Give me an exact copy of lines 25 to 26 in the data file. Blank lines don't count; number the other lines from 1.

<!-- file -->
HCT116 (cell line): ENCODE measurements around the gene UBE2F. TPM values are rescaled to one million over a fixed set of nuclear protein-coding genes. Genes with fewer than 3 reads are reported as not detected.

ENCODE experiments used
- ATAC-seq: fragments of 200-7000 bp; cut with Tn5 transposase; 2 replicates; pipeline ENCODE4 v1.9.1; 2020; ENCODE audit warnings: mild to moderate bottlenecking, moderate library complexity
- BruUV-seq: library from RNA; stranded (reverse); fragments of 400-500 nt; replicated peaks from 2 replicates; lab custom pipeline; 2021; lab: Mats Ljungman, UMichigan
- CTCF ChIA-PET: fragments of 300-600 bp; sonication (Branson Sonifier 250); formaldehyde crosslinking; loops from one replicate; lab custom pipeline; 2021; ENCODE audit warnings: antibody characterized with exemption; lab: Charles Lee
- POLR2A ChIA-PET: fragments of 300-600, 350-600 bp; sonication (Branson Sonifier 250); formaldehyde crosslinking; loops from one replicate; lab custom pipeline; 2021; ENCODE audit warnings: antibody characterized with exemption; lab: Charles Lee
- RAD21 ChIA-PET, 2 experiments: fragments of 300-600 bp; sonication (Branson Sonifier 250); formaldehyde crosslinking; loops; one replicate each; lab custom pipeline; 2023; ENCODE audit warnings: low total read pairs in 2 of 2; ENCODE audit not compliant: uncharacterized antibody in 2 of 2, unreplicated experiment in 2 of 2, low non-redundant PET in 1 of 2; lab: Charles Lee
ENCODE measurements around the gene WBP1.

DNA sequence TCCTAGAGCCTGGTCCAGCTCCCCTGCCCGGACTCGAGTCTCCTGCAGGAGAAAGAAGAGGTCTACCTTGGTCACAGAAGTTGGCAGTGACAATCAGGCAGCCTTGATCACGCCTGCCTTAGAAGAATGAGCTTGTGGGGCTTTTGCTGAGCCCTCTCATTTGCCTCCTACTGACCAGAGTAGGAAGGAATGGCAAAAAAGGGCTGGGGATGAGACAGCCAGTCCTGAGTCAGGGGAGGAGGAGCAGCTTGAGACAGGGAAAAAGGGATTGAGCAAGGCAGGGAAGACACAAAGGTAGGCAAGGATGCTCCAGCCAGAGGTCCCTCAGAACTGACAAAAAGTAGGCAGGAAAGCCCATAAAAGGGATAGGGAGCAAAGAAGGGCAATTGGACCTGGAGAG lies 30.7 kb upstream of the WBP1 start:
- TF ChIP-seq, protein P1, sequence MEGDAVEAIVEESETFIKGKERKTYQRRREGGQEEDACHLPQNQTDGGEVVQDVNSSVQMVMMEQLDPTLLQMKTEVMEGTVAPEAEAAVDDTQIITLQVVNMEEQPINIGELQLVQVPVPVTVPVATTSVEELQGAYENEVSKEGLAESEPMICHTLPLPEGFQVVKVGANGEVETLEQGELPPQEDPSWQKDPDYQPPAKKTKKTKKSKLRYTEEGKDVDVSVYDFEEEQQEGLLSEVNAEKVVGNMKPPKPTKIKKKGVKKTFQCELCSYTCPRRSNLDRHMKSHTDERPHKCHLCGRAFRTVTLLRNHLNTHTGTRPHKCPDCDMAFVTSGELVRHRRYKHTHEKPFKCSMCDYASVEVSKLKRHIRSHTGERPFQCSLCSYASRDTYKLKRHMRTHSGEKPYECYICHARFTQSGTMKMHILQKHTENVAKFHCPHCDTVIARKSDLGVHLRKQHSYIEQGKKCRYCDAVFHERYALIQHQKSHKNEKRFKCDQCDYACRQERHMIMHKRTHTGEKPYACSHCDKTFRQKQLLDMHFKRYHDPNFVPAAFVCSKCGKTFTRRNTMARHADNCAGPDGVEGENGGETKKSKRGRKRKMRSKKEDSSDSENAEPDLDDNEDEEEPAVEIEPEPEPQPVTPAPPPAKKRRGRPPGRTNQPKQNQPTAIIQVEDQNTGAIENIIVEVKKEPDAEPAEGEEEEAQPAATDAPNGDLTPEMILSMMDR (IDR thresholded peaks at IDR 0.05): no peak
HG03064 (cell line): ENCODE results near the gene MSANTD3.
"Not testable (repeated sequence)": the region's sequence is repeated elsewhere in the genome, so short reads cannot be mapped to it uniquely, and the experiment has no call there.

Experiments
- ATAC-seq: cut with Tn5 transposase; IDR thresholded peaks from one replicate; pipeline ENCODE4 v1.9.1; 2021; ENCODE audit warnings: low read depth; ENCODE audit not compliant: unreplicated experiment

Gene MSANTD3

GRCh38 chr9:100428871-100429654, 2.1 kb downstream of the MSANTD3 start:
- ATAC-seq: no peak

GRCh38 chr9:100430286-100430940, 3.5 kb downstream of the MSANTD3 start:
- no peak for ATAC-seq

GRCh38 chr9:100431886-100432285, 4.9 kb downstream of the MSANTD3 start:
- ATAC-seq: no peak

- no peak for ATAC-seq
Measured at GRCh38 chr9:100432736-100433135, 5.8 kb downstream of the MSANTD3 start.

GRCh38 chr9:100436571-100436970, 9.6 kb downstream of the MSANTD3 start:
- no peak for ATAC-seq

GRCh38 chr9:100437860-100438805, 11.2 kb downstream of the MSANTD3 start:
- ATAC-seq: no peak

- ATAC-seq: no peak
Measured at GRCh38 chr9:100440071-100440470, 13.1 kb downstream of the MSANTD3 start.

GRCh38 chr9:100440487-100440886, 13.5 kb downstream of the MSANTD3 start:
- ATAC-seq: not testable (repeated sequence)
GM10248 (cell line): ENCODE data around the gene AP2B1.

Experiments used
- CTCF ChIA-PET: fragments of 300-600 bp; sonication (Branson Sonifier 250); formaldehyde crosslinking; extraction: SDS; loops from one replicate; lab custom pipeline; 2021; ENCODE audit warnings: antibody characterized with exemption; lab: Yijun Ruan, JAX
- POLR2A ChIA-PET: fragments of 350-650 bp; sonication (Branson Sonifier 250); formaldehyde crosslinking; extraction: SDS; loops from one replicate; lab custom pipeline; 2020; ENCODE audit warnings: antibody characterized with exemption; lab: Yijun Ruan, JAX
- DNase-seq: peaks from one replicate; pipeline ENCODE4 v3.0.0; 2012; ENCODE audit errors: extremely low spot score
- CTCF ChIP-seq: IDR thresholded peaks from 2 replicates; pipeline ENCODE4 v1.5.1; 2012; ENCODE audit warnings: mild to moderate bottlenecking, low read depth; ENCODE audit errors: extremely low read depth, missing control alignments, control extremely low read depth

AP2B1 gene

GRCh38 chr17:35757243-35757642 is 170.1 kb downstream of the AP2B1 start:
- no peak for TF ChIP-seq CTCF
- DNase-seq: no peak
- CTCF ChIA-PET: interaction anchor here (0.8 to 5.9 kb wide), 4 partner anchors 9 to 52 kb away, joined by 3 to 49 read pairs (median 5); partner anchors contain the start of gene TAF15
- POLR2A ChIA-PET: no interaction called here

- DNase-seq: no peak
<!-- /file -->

- no peak for ATAC-seq

GRCh38 chr9:100437860-100438805, 11.2 kb downstream of the MSANTD3 start: